FIG. 5 describes a memory access table to modify dynamically the start-- address. For ease of comprehension, let's assume that the microprocessor interrupt vector is loaded with address 01000H (meaning the address bit A12 is equal to 1), it may be any other value. The translation mechanism of the memory address is as follows:

if no interrupt signal is activated, the memory address bus (112) receives four bits of the microprocessor address bus (110);

if the interrupt signal of peripheral chip 1 (210) is activated, the memory address bus (112) does not receive the four bits of the microprocessor address bus (110) but receives a translated physical start-- address. In our example, the translated start-- address is 03000H because the interrupt signal INT1 of peripheral chip 1 (210) is replacing the address bit A13 and the address bit A12 is equal to 1. This operation occurs when microprocessor (100) outputs the address 01000H which is the start-- address of its interrupt routine;

in the same way, if the interrupt signal of peripheral chip 2 (200) is activated, the memory address bus (112) does not receive the four bits of the microprocessor address bus (110) but a translated physical start-- address. The translated start-- address is 05000H because the interrupt signal INT2 of peripheral chip 2 (200) is replacing the address bit A14 and the address bit A12 is equal to 1; and

if both the interrupt signals of peripheral chips 1 and 2 (210,200) are activated, the memory address bus (112) receives a translated physical start-- address which is 07000H because the address bit A12 is equal to 1 and the interrupt signals INT1 and INT2 are respectively replacing the address bits A13 and A14 are equal to 1.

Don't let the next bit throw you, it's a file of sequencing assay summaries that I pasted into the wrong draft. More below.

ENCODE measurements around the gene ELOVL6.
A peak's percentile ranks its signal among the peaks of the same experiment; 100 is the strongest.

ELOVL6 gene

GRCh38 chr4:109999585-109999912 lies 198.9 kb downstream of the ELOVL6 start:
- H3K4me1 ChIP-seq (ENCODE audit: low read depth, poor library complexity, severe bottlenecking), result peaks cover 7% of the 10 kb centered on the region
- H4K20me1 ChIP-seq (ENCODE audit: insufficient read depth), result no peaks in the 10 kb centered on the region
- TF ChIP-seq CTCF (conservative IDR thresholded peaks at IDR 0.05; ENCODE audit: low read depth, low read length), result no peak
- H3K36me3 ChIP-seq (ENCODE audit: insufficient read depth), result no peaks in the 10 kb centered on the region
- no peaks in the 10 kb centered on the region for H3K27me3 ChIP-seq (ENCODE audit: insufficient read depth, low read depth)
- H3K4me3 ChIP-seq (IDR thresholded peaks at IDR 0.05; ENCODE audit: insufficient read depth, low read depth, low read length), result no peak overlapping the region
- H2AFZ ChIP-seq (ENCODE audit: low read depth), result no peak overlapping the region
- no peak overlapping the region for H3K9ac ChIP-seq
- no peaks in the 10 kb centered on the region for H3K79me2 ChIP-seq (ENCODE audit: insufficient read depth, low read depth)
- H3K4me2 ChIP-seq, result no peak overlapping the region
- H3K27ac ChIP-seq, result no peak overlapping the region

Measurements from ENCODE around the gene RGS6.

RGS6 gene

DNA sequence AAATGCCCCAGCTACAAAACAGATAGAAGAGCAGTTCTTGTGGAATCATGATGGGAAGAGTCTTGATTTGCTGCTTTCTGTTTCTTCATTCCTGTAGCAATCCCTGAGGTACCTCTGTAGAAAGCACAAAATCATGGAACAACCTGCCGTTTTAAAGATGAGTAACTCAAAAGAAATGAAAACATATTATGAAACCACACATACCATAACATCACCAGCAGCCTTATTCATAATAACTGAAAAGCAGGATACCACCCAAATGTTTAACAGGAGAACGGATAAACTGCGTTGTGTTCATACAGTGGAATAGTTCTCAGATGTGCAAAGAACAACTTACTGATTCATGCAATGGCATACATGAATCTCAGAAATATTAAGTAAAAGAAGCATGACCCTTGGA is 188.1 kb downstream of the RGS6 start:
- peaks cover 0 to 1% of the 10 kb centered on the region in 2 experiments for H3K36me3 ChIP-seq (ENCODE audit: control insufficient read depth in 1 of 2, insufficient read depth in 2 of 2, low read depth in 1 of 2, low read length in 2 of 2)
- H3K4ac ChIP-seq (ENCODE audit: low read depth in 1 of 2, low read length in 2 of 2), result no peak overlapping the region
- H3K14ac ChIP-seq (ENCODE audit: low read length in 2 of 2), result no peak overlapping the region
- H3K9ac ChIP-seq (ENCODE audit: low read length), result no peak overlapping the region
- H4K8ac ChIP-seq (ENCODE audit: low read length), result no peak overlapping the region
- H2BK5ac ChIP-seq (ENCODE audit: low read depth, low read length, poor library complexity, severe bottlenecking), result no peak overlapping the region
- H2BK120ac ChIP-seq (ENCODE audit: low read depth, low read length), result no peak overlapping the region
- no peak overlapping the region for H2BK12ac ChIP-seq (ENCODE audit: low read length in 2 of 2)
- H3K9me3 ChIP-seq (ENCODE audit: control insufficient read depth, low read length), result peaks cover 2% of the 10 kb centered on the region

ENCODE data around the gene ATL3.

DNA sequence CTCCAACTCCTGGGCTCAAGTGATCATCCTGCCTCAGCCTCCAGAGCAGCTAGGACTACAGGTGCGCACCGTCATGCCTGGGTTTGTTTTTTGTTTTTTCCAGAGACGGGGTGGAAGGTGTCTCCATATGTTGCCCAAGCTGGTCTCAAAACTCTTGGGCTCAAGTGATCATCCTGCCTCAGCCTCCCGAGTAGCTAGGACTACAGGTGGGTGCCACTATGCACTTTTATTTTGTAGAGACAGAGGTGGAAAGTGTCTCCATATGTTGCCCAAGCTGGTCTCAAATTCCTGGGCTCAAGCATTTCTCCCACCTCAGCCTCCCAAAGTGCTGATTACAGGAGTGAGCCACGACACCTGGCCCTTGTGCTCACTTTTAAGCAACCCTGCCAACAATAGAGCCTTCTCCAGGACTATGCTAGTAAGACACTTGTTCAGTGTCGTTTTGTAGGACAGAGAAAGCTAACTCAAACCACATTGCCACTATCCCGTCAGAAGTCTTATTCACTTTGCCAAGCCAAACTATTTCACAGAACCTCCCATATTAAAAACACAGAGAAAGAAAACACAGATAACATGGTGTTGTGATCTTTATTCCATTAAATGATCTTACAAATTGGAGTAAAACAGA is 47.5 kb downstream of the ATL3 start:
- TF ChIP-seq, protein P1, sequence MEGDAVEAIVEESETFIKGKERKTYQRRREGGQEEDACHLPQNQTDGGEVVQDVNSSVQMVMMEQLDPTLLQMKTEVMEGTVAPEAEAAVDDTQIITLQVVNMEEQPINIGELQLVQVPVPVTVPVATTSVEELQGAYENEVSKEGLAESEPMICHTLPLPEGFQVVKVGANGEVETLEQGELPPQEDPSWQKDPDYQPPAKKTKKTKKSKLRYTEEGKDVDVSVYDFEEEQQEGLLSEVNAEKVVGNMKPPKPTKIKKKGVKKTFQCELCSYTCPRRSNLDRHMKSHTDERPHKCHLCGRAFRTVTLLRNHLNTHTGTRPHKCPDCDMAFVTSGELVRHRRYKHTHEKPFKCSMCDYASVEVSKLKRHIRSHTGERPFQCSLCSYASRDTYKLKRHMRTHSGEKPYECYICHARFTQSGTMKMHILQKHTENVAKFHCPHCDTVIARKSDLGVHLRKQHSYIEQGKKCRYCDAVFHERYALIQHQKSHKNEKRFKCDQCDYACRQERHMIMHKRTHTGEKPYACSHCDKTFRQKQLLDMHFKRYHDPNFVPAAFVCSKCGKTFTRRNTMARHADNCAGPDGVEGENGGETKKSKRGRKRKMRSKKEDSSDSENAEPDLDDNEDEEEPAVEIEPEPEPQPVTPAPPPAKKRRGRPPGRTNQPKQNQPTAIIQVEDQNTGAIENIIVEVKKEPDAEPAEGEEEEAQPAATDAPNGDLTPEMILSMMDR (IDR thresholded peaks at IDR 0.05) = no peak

In the case of N connected peripheral chips, the translated start-- address will be derived from the state of the N interrupt signals which is the combination of one or a plurality of activated interrupt signals among the N interrupt signals. Each one of these N interrupt signals replaces one address bit of the microprocessor at the memory level. The address bits A12-15 is extended to a certain number of bit addresses depending on the number N of peripheral chips.

FIG. 6 describes this RAM (150) organization. The microprocessor interrupt vector is initialized at power up by the microprocessor (100) with the start-- address 01000H in our example. This start-- address is further decoded by hardware to detect the start of the interrupt routine. Many cases occur:

The start-- address 01000H becomes a reserved word not to be used elsewhere in the code;

The last instruction of each interrupt routine for any peripheral chip is a jump to an specific address called end-- address. This end-- address located at 01010H (in our example) in the RAM (150) is initialized at power up by the microprocessor with an IRET (return from interrupt) instruction code. This end-- address is further decoded by hardware to detect the end of the interrupt routine; and

When both peripheral chips raise their interrupt signals simultaneously, the interrupt routine starts at address 07000H. In this case, the user prioritizes the treatment of one of these two interrupts depending on the application.